Doernbecher was a tough place to go to because to me it represented illness. I know that Sarah hated having to go back for check-ups or long stays, but it’s what needed to be done. She spent most of her time at Doernbecher and got to know a few of the nurses on a really personal level. She was also a huge inspiration to many other patients. She would walk laps around the hall to try and keep her body healthy and strong. She loved spending time with the other kids in our hall and even passed out candy as a reward to kids for walking laps too.

A former teammate of mine, who is a cancer survivor, lives by the motto LTD: Live the Dream. He is one of the most happy-go-lucky guys I know. He lives each day like it’s his last because that obstacle was put in his way. He doesn’t take anything for granted, and I respect him for that. He’s an inspiration to me and many other people.

I’ve realized throughout the last few years that it isn’t important what you have in your life but rather who you have. Relationships are the number one most important thing in our lives. Just think about that. The most important thing in my life is my family and friends. I’m a fond believer in showing affection for the people you love in your life, and I think that if everyone was more in tune with their relationships, the world would be a much better place to live in.

When someone is diagnosed with cancer everything changes. People’s eyes can really be opened. We really get to see just how fragile life is and just how potentially small we can be in this big world. We hear a lot of inspirational people say that we need to live each day like it’s our last, cherish each moment and enjoy every second. I think that’s absolutely true. Any moment we waste while we’re here is an insult to those who were taken too soon. I challenge you to really do what you want to do with your life. Before you know it the whole thing has passed you by and you’re asking, “Where’d all the time go?” Take value in the things you enjoy, your relationships and making the world a better place. Tell the ones you love how much they mean to you, give back to your community or help someone in need. Do the things that make you happy, and don’t settle for anything less than your best.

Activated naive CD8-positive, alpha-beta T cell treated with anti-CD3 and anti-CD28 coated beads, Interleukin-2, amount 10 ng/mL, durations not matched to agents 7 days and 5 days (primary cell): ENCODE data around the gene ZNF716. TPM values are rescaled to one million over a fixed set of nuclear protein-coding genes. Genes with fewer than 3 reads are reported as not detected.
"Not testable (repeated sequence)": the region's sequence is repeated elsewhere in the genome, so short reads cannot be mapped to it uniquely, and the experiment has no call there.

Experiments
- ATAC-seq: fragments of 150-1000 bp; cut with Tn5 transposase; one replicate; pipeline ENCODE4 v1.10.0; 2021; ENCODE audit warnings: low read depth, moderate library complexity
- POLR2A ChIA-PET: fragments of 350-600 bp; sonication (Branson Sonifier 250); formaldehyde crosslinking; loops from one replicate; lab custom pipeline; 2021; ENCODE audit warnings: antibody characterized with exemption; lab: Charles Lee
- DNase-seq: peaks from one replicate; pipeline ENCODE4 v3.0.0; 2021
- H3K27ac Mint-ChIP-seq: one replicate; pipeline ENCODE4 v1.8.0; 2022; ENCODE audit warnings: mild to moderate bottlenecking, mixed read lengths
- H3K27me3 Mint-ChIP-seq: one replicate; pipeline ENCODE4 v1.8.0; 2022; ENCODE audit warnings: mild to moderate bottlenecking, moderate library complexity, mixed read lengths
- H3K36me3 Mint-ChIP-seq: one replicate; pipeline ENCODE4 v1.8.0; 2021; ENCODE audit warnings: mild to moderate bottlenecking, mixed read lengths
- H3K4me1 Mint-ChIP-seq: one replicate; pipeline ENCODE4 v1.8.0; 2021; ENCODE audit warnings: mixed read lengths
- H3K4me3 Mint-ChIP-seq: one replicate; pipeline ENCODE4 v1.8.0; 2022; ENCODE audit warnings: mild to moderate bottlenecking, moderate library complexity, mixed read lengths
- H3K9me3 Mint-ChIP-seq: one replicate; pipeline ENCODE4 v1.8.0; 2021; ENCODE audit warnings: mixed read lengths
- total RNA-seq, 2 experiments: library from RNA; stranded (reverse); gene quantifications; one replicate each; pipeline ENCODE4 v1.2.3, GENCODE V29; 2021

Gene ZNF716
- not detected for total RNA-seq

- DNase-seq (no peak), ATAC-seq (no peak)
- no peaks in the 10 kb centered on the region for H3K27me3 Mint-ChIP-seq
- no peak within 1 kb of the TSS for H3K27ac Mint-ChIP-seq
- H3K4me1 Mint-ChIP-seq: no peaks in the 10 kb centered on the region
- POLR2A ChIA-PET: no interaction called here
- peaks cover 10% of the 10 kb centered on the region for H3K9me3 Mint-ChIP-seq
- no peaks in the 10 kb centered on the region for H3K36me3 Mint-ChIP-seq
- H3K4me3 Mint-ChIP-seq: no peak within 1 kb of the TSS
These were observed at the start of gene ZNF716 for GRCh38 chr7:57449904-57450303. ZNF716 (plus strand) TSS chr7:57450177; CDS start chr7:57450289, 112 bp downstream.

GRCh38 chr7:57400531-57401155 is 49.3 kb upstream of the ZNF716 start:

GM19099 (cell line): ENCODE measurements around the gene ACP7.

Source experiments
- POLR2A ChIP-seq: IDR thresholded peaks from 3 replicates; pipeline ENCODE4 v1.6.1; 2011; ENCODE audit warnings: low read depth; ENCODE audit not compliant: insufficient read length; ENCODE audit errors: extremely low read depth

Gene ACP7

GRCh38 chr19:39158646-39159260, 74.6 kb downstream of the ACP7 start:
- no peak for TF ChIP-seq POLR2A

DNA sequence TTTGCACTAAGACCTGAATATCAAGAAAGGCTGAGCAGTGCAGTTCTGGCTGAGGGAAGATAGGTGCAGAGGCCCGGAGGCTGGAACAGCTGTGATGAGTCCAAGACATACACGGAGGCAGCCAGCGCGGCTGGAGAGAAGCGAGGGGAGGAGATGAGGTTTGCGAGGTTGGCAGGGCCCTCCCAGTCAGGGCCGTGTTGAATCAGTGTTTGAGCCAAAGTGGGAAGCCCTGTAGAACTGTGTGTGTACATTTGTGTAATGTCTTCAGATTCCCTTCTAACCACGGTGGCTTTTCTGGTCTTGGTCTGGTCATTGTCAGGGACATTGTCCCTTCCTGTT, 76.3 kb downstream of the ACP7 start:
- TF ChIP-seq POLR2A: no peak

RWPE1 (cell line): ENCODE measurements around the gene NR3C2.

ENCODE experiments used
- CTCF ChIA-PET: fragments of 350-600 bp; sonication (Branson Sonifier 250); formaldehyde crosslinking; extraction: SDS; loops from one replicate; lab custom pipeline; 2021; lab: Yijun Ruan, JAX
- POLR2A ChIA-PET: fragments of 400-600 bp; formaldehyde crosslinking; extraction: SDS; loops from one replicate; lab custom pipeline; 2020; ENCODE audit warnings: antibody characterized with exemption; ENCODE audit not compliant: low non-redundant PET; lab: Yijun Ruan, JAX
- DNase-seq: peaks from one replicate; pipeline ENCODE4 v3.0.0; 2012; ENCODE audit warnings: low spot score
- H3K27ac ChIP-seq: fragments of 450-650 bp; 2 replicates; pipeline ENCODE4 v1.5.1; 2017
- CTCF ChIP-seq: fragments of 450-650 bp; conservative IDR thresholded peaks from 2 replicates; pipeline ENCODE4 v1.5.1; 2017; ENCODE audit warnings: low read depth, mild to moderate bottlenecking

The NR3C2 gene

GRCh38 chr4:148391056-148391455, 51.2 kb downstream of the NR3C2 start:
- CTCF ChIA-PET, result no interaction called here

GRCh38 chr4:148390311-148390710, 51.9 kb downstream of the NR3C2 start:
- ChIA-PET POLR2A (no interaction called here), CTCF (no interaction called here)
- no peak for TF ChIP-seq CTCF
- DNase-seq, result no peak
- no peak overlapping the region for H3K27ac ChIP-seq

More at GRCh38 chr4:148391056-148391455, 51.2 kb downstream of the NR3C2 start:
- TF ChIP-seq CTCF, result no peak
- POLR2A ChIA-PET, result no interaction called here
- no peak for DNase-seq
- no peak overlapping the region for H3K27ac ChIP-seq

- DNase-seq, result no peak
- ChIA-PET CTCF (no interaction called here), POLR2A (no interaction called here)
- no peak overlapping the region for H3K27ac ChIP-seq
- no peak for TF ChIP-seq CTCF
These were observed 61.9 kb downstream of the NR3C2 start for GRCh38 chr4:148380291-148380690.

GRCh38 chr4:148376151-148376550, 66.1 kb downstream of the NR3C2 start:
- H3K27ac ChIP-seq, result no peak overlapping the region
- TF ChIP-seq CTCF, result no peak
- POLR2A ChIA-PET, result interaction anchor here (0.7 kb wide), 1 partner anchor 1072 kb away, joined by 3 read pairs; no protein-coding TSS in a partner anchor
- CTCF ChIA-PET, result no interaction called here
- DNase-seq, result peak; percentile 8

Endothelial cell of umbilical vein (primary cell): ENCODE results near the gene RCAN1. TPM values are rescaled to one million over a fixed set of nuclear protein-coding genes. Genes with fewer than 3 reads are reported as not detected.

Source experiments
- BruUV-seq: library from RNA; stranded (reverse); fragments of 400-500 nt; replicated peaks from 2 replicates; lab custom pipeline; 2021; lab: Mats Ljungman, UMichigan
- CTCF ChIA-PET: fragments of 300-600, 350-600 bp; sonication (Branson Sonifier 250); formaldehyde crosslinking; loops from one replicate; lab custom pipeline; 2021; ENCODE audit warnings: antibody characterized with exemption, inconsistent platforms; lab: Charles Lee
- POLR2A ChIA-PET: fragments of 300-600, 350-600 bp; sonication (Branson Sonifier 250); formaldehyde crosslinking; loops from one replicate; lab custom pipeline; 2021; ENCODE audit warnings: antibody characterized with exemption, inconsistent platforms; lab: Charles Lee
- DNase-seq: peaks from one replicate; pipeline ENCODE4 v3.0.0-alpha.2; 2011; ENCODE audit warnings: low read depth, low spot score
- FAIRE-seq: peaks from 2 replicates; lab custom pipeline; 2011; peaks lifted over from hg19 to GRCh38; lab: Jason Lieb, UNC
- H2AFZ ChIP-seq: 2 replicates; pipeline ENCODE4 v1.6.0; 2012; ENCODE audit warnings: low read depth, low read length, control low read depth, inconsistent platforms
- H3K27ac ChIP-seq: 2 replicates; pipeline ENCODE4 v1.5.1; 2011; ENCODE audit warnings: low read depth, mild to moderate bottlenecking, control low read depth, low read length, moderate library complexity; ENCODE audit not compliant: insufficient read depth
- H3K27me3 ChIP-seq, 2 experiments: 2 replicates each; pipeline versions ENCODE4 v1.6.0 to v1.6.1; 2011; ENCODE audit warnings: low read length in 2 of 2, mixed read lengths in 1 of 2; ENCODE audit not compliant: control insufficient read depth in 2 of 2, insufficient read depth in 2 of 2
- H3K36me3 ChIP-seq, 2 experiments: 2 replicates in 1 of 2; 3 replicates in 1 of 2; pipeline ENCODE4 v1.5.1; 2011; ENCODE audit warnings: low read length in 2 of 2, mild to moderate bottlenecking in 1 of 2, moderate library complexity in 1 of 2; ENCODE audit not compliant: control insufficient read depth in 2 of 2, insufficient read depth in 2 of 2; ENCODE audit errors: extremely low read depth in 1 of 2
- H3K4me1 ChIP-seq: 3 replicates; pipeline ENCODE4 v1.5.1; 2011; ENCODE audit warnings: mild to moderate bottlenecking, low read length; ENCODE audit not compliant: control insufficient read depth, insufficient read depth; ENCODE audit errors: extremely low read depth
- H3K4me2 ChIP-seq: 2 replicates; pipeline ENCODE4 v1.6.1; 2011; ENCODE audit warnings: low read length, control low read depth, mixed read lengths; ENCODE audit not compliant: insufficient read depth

I’m thankful to have made the decision to come to Linfield, and I’m proud to be a part of the Wildcat family. I’ve made great friends and they’ve all been like a second family to me. Catdome!

-Hayden Mace
Class of 2011
Hayden and teammates with Sarah at Mt. View High School (Bend, Or.)


wildcat tornado said...

Well said Hayden. Both of my parents are cancer survivors, so I well know "The Big C" and all that fear and anxiety that mixes with the reality for the synergistic feelings surrounding it. Hold on dearly to your Linfield family and as you grow older you will appreciate and love the experience even more than you do now.
I was the center on the '65 Champion Bowl team. I hold high those relationships forged on the fields and halls of Linfield College with some of the finest folks I've ever come to know and love.
Semper Fi con Catdome!
Brian E Petersen '68

TonyJ said...

That was a beautiful and inspirational piece of writing, Hayden. I appeciate the motivation to live life as best I can.

Anonymous said...

Very proud to call you a friend after such a classy assessment of your experience. You sir are an inspiration. I would never have wanted to be in your shoes. Love you. LTD

Patricia E. Farrer said...

Hi Hayden. I think of you and your Mom and Dad and the sorrow of the loss of Sarah. If you are passing threw Goldendale stop and see us. Love to you and family. Pat & Jim

Morgan said...

My friends and well as me are so thankful for having Sarah as a friend. She opened my eyes to so many things, just like you had said living each day to its fullest. I thank God every day for putting her into my life. I love you guys. Thanks again for sharing H.

Anonymous said...

hey my daughter is 11 years old and she too had aml. she was diagnosed October 2007. This was her second cancer that they think she got from the chemo and radiation treatment that she recieved for her first cancer, a tumor behind her right eye(rabdomayosarcoma) N E WAYS !!!
She's doing great right now.
just wanted to say
"with cancer, everything changes"

Anonymous said...

That is really well said and well-spoken your sister was a really wonderful and strong person!